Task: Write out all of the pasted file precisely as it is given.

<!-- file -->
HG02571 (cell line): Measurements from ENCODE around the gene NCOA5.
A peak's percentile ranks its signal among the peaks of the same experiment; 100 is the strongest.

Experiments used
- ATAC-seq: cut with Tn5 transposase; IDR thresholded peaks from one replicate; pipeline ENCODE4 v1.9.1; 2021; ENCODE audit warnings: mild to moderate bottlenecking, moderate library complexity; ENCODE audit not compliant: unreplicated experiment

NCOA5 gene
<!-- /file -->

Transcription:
HG02571 (cell line): Measurements from ENCODE around the gene NCOA5.
A peak's percentile ranks its signal among the peaks of the same experiment; 100 is the strongest.

Experiments used
- ATAC-seq: cut with Tn5 transposase; IDR thresholded peaks from one replicate; pipeline ENCODE4 v1.9.1; 2021; ENCODE audit warnings: mild to moderate bottlenecking, moderate library complexity; ENCODE audit not compliant: unreplicated experiment

NCOA5 gene